Friday, 30 March 2007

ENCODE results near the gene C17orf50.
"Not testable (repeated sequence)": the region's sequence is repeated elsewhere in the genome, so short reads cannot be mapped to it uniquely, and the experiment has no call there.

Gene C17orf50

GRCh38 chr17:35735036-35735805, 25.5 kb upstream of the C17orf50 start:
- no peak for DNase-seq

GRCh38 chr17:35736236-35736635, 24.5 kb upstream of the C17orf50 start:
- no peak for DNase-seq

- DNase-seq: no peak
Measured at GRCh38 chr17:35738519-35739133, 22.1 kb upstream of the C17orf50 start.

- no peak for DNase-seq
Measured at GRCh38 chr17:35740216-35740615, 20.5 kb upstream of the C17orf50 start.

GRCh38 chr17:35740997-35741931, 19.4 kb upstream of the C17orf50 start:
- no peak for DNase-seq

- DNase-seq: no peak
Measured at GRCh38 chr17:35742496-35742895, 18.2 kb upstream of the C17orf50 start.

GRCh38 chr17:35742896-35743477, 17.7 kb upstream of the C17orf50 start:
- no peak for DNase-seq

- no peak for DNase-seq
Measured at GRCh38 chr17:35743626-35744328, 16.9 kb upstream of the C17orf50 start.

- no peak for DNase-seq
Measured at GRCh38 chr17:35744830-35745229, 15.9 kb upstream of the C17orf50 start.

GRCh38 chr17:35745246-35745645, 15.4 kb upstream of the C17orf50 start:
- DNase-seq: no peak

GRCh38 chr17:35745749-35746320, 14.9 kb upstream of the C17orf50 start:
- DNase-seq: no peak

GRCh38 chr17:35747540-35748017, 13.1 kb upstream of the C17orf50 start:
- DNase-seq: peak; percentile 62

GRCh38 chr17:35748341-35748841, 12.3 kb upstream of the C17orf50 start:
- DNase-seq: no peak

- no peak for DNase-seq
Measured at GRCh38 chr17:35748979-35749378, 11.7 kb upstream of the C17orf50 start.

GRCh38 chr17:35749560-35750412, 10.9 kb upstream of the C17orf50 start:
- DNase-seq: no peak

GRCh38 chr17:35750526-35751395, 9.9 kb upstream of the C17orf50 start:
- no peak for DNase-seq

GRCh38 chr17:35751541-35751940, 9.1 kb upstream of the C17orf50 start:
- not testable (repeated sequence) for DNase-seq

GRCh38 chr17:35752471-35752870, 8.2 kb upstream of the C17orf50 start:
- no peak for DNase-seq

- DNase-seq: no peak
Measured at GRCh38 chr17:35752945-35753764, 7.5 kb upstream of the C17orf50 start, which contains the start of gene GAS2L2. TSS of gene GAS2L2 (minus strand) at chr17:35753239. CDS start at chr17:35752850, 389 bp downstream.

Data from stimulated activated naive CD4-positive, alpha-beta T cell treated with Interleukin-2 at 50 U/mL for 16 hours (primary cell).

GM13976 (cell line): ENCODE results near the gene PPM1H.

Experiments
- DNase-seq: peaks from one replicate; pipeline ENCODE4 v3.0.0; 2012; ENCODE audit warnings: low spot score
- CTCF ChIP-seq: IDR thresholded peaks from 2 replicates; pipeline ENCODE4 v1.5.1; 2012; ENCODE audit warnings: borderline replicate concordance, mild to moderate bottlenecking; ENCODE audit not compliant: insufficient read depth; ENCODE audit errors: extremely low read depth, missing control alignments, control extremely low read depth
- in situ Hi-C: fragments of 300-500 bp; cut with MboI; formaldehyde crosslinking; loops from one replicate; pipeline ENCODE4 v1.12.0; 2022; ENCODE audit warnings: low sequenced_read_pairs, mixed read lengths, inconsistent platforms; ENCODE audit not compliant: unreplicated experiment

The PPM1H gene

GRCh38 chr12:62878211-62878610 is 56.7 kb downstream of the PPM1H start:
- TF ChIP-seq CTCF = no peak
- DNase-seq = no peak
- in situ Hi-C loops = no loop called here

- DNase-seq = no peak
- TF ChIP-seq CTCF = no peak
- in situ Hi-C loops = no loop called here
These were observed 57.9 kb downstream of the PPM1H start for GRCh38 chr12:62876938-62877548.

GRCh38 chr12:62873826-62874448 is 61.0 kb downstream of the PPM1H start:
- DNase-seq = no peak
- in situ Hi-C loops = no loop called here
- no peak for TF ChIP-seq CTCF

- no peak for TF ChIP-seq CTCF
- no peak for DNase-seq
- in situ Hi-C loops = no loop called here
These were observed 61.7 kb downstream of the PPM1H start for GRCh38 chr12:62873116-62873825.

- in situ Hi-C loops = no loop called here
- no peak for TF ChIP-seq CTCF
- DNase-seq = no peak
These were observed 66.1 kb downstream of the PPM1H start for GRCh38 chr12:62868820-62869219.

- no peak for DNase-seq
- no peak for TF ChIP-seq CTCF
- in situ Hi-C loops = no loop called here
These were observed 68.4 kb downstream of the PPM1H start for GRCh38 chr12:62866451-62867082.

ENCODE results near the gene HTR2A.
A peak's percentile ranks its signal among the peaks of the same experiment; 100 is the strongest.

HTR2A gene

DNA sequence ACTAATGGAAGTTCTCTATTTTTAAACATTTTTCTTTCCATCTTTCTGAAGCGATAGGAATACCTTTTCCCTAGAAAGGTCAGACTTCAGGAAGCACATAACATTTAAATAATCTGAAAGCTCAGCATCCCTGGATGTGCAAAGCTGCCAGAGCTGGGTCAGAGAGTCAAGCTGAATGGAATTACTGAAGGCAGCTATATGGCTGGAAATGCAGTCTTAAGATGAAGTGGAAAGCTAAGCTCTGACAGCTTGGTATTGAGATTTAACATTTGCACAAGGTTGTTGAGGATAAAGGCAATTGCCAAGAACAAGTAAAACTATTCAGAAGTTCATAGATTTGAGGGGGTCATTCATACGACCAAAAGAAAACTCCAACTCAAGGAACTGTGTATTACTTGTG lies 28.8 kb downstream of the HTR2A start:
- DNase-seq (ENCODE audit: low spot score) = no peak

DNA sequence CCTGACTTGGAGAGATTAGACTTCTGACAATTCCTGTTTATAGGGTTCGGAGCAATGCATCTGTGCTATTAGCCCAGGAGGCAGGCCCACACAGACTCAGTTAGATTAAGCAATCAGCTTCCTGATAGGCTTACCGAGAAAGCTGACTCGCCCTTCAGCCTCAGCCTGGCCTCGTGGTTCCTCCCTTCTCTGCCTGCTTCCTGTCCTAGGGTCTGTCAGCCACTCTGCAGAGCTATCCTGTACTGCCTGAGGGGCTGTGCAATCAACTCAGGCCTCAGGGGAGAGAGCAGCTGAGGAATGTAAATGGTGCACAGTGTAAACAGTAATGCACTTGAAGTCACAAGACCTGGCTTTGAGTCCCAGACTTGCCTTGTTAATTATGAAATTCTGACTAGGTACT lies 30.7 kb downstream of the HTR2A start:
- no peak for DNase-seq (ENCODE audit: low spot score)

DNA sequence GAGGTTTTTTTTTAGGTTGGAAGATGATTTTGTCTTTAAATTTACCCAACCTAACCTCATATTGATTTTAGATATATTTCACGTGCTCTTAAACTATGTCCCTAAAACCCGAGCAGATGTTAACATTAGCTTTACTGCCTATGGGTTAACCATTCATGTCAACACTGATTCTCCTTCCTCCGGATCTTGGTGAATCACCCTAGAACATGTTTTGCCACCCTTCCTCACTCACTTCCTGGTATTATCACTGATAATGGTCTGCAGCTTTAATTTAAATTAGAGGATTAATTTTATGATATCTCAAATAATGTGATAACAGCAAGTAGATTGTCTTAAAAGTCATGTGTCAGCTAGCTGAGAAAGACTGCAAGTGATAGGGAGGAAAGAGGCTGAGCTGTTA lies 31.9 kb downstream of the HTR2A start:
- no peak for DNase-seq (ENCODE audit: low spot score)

Glenesk is one of the most beautiful of the Angus glens. Though surrounded by high peaks in its upper reaches and seemingly remote, it is no isolated backwater. A network of hill-paths through the Mounth links Glenesk to Deeside and neighouring Angus glens, while its lower end opens out to the low country of the east. This is one reason why the Glen is so rich in the relics of life and work of the people who have lived there and who have passed through it from early times onwards. This is the story of an upland, rural community, told from the perspectives of the people themselves and covers almost every aspect of glen life. From the distant past to modern day, the book looks at people's changing relationships with the landscape, the buildings they lived, worked and worshipped in and the tools they used. Official documents record the effects of the famine and wars of the 17th-century, and the deprivations suffered either at the hands of marauding Highland caterans or the renegade offspring of their landlords. Glenesk: The History and Culture of an Angus Community.